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ST. HELENA — After 30 years, St. Helena’s Terra and Bar Terra will close at the end of service on Saturday — a major loss for the region’s food scene.

Owners Lissa Doumani and Hiro Sone had created the benchmark for a style of modern California cuisine, fusing European and Japanese influences. And they had also maintained a consistently exceptional Napa Valley dining experience that was rewarded for decades by reviewers such as Michael Bauer and Michelin.

“It is mostly about staffing,” Doumani said. “It is so difficult to find someone; there are so many more businesses opening, and housing is so limited and expensive.”

One cook was driving from Danville (62 miles away) to work at Terra, and their chef was traveling from a place near Lake Berryessa, commuting 30 miles each way on a mountainous and curvy road.

“At the end of service, these are horrible drives,” she said. “Add to that when our staff has to come to work — which is between 2 and 3:30 p.m. — the traffic is out of control and so there is more stress.”

The difficulties of finding staff and the challenges for employees to find affordable places to live in the valley have been worsened by the recent fires, reducing housing stocks further and increasing rents, according to Doumani.

But the hardest part of the couple’s decision was having to tell the staff.

“It was so hard,” she said. “The amazing thing was they were actually trying to console us. We have a very close friendship with everyone who works at Terra.”

Labor shortages are not new in the Napa Valley. But with the recent (and scheduled) opening of new hotels, restaurants, brewpubs and cafes, this issue is only going to increase.

Christopher Kostow, chef at Napa Valley’s three-Michelin-star The Restaurant at Meadowood and co-owner of The Charter Oak, wrote in a Facebook post that shared the news of Terra’s closing, “These are the good ones — class acts and trailblazers — who have poured themselves into that restaurant for 35 years. Staffing shortages aren’t just painful, they are becoming fatal. This is the canary in the coal mine.”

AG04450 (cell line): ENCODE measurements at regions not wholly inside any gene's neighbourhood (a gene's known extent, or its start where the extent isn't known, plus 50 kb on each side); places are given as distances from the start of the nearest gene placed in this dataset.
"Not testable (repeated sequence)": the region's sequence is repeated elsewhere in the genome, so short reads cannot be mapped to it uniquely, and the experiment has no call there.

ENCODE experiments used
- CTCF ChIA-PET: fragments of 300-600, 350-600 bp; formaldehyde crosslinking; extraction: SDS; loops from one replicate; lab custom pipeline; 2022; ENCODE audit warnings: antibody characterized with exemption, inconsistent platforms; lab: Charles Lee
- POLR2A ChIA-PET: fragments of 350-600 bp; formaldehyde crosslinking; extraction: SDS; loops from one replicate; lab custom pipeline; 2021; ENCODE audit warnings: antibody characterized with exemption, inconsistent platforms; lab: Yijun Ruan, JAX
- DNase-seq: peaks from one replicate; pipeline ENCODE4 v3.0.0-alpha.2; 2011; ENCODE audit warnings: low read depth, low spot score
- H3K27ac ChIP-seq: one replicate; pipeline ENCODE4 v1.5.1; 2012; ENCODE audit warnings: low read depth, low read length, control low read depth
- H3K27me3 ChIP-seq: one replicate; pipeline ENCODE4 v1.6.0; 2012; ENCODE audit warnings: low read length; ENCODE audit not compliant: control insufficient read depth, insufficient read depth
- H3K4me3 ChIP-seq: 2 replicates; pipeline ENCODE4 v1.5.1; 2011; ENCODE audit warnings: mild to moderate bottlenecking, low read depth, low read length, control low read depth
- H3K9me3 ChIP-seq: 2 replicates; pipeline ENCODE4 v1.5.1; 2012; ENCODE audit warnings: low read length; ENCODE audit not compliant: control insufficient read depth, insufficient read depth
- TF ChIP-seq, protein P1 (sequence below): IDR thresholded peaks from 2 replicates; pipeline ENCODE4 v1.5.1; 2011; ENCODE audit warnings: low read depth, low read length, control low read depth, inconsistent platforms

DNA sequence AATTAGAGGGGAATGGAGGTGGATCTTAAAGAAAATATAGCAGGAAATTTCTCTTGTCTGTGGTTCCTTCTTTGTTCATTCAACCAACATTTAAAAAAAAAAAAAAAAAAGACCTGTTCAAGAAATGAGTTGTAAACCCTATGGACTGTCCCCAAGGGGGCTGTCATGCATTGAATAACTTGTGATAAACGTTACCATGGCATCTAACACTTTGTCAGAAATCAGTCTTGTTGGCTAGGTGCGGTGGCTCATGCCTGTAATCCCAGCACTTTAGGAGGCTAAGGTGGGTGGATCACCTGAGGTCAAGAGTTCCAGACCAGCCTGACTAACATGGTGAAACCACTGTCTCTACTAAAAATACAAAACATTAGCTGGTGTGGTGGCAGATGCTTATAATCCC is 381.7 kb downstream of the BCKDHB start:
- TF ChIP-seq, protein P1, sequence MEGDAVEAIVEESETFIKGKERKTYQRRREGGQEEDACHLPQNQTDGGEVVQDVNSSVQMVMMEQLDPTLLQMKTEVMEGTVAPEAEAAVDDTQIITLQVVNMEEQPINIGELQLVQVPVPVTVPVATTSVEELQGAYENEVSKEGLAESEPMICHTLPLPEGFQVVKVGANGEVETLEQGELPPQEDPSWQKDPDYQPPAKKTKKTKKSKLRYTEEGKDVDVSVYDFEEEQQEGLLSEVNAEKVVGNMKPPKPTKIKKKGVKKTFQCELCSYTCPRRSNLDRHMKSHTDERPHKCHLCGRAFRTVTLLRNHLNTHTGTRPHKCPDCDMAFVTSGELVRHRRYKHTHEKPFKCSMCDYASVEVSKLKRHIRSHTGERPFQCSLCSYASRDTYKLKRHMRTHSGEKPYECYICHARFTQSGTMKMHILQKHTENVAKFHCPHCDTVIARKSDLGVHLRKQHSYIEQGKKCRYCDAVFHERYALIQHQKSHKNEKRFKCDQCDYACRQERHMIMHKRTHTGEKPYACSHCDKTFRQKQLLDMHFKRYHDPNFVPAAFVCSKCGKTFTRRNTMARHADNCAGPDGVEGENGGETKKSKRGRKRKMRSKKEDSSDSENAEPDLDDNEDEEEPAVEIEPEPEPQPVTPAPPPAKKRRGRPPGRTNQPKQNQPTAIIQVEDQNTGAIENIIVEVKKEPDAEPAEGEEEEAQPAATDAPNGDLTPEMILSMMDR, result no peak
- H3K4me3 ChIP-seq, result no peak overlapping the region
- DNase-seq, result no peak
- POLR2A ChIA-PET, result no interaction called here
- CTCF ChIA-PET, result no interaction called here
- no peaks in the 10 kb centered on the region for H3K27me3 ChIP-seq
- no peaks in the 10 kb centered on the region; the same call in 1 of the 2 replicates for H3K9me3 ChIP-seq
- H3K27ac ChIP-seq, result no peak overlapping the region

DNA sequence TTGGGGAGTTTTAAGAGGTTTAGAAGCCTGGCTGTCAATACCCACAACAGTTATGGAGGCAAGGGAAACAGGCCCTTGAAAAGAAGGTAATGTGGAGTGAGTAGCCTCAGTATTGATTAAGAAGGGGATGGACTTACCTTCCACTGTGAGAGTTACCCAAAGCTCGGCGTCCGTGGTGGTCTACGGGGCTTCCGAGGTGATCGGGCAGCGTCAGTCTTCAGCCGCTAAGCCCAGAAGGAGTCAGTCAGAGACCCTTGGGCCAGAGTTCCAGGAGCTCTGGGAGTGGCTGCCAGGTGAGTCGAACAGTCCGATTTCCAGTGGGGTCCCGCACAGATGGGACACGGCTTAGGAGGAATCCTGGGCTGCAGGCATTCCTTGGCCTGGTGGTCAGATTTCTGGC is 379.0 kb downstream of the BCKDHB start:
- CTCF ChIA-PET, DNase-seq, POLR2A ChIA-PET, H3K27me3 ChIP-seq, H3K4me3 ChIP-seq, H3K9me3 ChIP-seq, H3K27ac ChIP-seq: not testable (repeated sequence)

“Being short-staffed or understaffed is both challenging operationally, but also emotionally,” Kostow said in a subsequent interview. “We (chefs) got into this line of work to please people, to wow them, to provide great sustenance and comfort — It is hard to stomach contemplating sacrificing the level of execution because you can’t find enough, or properly trained and focused people.”

Terra had a reputation as creating a strong and lasting staff culture that was almost legendary, with many cooks and waitstaff having been there for decades.

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“We have always been so lucky to have wonderful, dedicated people working with us,” Doumani said. “One server, Gwen, has been with us 20 years; we have three brothers that have been with us over 10 years; Maria, who does desserts, over 20 years; and prep fellow Gregorio for over 15 years. Some (former staff) are even coming back to help us through the close.”

As recently as a few months ago, the couple had planned to keep the doors open for at least another 10 years — they had signed a new lease. But their situation became untenable.

“We actually made the final decision very quickly, possibly too quick since it’s only three days away and so many people want to come by and say goodbye,” Doumani said.

As for what’s next, the couple does not rule out opening another restaurant.

“Future plans?” Doumani asked. “First, we need to find a buyer for the restaurant. Then we’ll get the weeds cut back around our house, maybe take a vacation longer than a week and then we shall see. We aren’t done, we are just considering the next adventure — and restaurants are always an adventure every day.”

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